Trump administration debate over malaria drugs for COVID-19 illustrates White House conflicts
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The debate within the Trump administration over the use of hydroxychloroquine to treat COVID-19, previously reported only through leaks, broke into public view over the weekend and Monday, illustrating the White House’s chaotic decision-making processes.
Peter Navarro, director of the White House Office of Trade and Manufacturing Policy, told CNN television Monday that he strongly supports use of hydroxychloroquine both as a treatment for and prophylactic against COVID-19. “The scientific studies I have seen point to the possibility that it has both therapeutic efficacy as well as possible prophylactic efficacy.”
Navarro, who has no medical training, dismissed caution from Anthony Fauci, director of NIH’s National Institute of Allergy and Infectious Diseases. “Doctors disagree about things all the time,” Navarro said.
The International Society of Antimicrobial Chemotherapy (ISAC), which owns the journal that published a study cited by Navarro and other proponents of hydroxychloroquine for COVID-19 has issued a statement of concern about the paper. “The ISAC Board believes the article does not meet the Society’s expected standard, especially relating to the lack of better explanations of the inclusion criteria and the triage of patients to ensure patient safety.”
Speaking to CBS News on Sunday, Fauci said the data about hydroxychloroquine “are really at best suggestive.” He added: “There have been cases that show there may be an effect and there are others to show there is no effect. So I think in terms of science, I don’t think we can definitively say it works.”
Hydroxychloroquine and chloroquine have well-documented toxicities, including causing potentially fatal cardiac events.
Navarro’s public comments, and discussions among senior White House officials that have leaked out, suggest that the President Donald Trump treats expert scientific advice from Fauci as just one of many competing, valid points of view. On Sunday, when reporters asked Fauci for his views about the hydroxychloroquine, Trump prevented Fauci from speaking and again expressed his confidence in the drug.
In contrast to Fauci, FDA Commissioner Stephen Hahn has not urged caution about recommending that the American public and physicians embrace hydroxychloroquine.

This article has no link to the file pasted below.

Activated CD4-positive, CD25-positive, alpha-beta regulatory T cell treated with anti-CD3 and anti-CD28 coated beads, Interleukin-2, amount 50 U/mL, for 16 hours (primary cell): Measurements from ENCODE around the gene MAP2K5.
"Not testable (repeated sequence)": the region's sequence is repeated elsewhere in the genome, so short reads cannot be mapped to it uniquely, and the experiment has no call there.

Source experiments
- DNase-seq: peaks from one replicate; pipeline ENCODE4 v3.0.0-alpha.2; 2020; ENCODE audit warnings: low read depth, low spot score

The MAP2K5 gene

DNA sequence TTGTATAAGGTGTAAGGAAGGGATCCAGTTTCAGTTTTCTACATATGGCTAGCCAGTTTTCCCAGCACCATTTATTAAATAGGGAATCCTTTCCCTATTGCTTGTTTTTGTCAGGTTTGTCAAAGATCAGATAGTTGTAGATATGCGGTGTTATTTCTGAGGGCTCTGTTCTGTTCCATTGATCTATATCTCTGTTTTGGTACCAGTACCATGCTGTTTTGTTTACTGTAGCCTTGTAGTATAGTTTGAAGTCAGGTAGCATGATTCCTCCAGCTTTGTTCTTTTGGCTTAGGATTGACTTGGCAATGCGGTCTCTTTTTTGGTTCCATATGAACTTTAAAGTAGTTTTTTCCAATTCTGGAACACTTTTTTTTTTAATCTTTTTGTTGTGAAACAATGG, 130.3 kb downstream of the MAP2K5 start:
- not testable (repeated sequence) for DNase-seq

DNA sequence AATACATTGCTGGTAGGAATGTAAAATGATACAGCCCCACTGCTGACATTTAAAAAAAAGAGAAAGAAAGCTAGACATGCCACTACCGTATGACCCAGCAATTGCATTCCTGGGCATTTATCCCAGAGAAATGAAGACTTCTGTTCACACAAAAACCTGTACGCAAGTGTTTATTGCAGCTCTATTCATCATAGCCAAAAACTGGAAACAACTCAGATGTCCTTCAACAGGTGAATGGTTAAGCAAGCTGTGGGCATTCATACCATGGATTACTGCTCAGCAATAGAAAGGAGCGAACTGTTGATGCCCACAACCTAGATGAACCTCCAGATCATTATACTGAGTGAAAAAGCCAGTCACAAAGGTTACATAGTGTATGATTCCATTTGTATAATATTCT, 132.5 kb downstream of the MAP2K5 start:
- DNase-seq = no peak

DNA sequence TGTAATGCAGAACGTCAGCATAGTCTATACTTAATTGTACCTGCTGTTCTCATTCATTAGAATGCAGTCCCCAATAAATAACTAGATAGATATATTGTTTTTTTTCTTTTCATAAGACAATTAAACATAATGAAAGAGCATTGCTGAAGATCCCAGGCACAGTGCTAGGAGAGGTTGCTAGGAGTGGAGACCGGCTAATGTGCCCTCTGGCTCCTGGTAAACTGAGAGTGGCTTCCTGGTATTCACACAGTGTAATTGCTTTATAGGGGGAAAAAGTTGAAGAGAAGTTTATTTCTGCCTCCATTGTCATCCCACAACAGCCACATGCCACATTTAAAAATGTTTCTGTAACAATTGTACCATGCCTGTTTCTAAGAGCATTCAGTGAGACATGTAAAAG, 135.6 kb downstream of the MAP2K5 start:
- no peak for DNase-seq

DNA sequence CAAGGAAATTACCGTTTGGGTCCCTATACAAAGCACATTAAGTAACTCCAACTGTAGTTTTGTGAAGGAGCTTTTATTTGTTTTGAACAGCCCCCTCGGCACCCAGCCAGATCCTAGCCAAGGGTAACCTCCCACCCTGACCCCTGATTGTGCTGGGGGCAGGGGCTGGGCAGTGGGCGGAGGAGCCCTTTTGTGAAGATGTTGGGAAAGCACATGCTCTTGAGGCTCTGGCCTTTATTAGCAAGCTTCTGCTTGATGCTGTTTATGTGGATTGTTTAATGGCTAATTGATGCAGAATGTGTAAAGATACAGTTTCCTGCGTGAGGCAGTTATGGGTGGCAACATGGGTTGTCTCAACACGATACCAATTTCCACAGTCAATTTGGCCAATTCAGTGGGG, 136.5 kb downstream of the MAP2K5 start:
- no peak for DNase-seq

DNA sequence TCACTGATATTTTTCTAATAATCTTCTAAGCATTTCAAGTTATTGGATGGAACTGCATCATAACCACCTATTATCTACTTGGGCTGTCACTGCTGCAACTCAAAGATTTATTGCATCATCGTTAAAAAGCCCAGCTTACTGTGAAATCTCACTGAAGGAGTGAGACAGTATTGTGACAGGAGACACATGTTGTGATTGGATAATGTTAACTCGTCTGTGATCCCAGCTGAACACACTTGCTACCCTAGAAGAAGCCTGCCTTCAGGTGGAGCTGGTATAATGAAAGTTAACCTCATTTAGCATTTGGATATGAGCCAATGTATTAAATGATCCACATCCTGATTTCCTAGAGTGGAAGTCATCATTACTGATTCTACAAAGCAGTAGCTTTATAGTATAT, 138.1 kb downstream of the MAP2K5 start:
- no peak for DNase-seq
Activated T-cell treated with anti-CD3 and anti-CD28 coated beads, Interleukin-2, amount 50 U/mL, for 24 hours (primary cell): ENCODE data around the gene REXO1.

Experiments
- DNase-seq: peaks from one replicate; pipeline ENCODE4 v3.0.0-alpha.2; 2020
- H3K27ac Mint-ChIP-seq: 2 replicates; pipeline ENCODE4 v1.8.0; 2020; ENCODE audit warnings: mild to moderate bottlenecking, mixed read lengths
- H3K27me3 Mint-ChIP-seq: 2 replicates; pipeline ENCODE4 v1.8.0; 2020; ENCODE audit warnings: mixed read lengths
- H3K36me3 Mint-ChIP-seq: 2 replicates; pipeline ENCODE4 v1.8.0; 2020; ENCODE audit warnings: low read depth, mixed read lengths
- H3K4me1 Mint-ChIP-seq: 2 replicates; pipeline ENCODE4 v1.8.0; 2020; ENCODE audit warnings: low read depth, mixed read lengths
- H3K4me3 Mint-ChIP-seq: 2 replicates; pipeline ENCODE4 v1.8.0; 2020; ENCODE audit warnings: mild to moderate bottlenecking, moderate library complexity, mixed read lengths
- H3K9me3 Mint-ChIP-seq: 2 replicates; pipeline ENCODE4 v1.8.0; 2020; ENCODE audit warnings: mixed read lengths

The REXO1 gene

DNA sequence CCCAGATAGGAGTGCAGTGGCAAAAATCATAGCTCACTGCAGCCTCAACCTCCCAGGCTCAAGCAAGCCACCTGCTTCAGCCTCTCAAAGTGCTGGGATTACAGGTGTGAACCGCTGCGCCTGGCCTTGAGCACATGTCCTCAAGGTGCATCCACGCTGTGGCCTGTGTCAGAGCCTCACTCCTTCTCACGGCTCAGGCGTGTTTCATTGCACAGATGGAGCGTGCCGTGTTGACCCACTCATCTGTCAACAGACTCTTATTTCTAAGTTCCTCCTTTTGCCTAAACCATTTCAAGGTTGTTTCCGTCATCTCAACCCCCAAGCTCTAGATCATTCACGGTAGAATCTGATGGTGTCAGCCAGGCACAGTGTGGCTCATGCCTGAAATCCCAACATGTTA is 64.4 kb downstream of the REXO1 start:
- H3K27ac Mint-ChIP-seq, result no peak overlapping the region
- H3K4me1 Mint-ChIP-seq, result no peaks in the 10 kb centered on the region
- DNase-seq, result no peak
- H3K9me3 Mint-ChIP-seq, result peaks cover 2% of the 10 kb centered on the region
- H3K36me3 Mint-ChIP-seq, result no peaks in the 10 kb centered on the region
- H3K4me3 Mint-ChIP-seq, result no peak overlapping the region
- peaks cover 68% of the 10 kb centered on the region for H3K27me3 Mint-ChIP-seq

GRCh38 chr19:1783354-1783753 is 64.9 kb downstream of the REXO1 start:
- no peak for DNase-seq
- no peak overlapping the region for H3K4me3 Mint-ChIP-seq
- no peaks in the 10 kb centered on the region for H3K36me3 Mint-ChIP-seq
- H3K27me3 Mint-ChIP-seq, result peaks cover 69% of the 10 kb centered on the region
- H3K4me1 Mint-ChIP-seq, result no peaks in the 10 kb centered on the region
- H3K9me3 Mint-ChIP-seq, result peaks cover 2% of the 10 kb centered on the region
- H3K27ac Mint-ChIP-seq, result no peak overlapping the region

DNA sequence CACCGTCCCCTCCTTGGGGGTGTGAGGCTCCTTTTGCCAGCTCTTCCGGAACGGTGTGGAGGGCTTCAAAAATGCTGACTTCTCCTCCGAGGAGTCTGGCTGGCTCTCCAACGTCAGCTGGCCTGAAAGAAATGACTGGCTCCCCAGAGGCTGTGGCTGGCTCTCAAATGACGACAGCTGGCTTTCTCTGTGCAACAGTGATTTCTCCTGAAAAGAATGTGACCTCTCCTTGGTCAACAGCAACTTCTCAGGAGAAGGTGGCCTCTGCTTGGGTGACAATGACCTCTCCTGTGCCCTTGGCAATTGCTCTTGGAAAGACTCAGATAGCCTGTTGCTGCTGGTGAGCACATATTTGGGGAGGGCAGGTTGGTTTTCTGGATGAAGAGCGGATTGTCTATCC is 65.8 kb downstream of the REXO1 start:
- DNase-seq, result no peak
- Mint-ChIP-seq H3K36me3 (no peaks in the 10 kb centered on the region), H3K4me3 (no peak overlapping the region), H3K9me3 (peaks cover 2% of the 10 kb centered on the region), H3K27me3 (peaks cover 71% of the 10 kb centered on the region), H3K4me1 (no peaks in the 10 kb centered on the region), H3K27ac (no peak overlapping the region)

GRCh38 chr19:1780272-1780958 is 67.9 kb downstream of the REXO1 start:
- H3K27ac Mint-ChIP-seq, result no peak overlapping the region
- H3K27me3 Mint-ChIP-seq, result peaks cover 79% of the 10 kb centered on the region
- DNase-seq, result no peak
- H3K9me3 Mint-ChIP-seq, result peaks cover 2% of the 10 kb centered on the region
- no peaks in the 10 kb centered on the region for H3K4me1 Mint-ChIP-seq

Trump and White House officials are communicating directly with Hahn about COVID-19 issues, rather than going through HHS Secretary Alex Azar who would normally serve as an intermediary.
Azar hasn’t been present at recent public White House Coronavirus Task Force briefings, and he hasn’t spoken one-on-on with Trump recently, according to administration sources.
Hahn has rejected suggestions from White House officials that he designate a senior career civil servant to head up the agency’s COVID-19 response.
The idea was to elevate the stature of an FDA non-political scientific expert, in the same way that NIH Director Francis Collins has stepped out of the limelight to allow Fauci to represent the institutes at the White House and in public.
In a move that is widely seen as bowing to pressure from Trump, FDA has issued an Emergency Use Authorization (EUA) for hydroxychloroquine and chloroquine to treat COVID-19, although the agency stated that the data supporting its use is “anecdotal” (see “FDA’s Authorization of Malaria Drugs for COVID-19 Looks Like Political Science”).
The EUA was issued more than a week after Trump incorrectly asserted that FDA had approved hydroxychloroquine and chloroquine for COVID-19.
At a press briefing Sunday, Trump called FDA’s EUA an approval, and said it justifies his belief in hydroxychloroquine. “I’m not a doctor, but I have common sense,” Trump said. “The FDA feels good about it. As you know, they’ve approved it. They gave it a rapid approval. And the reason: because it’s been out there for a long time and they know the side effects and they also know the potential.”
In addition to suggesting that the drug was “sent from heaven” to treat COVID-19 patients, Trump has repeatedly expressed belief in the efficacy of hydroxychloroquine as a prophylactic. Speaking at the White House Coronavirus Task Force briefing on Saturday, Trump asserted that “people that have lupus haven’t been catching this virus” and that COVID-19 is also less prevalent in countries where malaria is endemic.
He added: “I may take it. I’ll have to ask my doctors about that, but I may take it.”
When Trump called Hahn to the podium on Saturday, Hahn said FDA is “prioritizing this drug to come in for clinical trials, and also into general use for physicians, because as you know, physicians, based upon their interaction with the patients, their assessment of the risks and benefits can write a prescription for hydroxychloroquine if they think it’s appropriate for the patient. Being a physician, we do this all the time.”
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